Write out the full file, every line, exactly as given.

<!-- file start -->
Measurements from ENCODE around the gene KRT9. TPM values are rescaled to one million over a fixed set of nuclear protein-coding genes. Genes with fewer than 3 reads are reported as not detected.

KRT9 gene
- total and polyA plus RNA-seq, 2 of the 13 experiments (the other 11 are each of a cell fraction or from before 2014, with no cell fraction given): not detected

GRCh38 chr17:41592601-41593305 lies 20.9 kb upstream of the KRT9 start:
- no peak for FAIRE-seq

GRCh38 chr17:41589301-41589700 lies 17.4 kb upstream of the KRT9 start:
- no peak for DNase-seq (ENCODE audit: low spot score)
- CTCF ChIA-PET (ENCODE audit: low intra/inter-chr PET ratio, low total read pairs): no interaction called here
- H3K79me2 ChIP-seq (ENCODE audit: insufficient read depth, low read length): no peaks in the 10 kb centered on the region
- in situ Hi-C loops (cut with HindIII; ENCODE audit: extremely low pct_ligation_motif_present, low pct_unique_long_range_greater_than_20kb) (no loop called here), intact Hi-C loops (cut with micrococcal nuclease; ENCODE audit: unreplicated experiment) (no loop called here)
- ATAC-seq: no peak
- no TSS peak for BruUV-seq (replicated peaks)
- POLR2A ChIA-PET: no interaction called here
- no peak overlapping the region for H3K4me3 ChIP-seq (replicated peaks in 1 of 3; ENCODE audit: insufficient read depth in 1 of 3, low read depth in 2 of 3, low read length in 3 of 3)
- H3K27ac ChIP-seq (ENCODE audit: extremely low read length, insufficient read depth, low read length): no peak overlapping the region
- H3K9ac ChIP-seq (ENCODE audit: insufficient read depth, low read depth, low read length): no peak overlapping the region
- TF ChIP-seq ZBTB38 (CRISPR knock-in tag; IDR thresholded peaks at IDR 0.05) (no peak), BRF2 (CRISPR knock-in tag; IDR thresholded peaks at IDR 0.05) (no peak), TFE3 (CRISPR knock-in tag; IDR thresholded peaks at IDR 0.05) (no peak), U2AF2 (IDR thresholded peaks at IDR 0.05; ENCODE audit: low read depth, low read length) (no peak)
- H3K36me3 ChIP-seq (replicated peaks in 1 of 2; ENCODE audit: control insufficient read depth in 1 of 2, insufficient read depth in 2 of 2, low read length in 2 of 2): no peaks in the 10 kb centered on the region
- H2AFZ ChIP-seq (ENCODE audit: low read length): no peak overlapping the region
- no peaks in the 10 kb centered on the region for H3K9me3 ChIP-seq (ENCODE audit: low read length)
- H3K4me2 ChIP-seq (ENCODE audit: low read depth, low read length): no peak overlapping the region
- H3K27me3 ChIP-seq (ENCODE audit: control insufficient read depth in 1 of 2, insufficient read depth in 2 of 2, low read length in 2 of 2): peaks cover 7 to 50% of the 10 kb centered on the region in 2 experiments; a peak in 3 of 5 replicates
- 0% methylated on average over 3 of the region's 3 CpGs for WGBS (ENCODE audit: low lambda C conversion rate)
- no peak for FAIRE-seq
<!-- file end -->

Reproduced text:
Measurements from ENCODE around the gene KRT9. TPM values are rescaled to one million over a fixed set of nuclear protein-coding genes. Genes with fewer than 3 reads are reported as not detected.

KRT9 gene
- total and polyA plus RNA-seq, 2 of the 13 experiments (the other 11 are each of a cell fraction or from before 2014, with no cell fraction given): not detected

GRCh38 chr17:41592601-41593305 lies 20.9 kb upstream of the KRT9 start:
- no peak for FAIRE-seq

GRCh38 chr17:41589301-41589700 lies 17.4 kb upstream of the KRT9 start:
- no peak for DNase-seq (ENCODE audit: low spot score)
- CTCF ChIA-PET (ENCODE audit: low intra/inter-chr PET ratio, low total read pairs): no interaction called here
- H3K79me2 ChIP-seq (ENCODE audit: insufficient read depth, low read length): no peaks in the 10 kb centered on the region
- in situ Hi-C loops (cut with HindIII; ENCODE audit: extremely low pct_ligation_motif_present, low pct_unique_long_range_greater_than_20kb) (no loop called here), intact Hi-C loops (cut with micrococcal nuclease; ENCODE audit: unreplicated experiment) (no loop called here)
- ATAC-seq: no peak
- no TSS peak for BruUV-seq (replicated peaks)
- POLR2A ChIA-PET: no interaction called here
- no peak overlapping the region for H3K4me3 ChIP-seq (replicated peaks in 1 of 3; ENCODE audit: insufficient read depth in 1 of 3, low read depth in 2 of 3, low read length in 3 of 3)
- H3K27ac ChIP-seq (ENCODE audit: extremely low read length, insufficient read depth, low read length): no peak overlapping the region
- H3K9ac ChIP-seq (ENCODE audit: insufficient read depth, low read depth, low read length): no peak overlapping the region
- TF ChIP-seq ZBTB38 (CRISPR knock-in tag; IDR thresholded peaks at IDR 0.05) (no peak), BRF2 (CRISPR knock-in tag; IDR thresholded peaks at IDR 0.05) (no peak), TFE3 (CRISPR knock-in tag; IDR thresholded peaks at IDR 0.05) (no peak), U2AF2 (IDR thresholded peaks at IDR 0.05; ENCODE audit: low read depth, low read length) (no peak)
- H3K36me3 ChIP-seq (replicated peaks in 1 of 2; ENCODE audit: control insufficient read depth in 1 of 2, insufficient read depth in 2 of 2, low read length in 2 of 2): no peaks in the 10 kb centered on the region
- H2AFZ ChIP-seq (ENCODE audit: low read length): no peak overlapping the region
- no peaks in the 10 kb centered on the region for H3K9me3 ChIP-seq (ENCODE audit: low read length)
- H3K4me2 ChIP-seq (ENCODE audit: low read depth, low read length): no peak overlapping the region
- H3K27me3 ChIP-seq (ENCODE audit: control insufficient read depth in 1 of 2, insufficient read depth in 2 of 2, low read length in 2 of 2): peaks cover 7 to 50% of the 10 kb centered on the region in 2 experiments; a peak in 3 of 5 replicates
- 0% methylated on average over 3 of the region's 3 CpGs for WGBS (ENCODE audit: low lambda C conversion rate)
- no peak for FAIRE-seq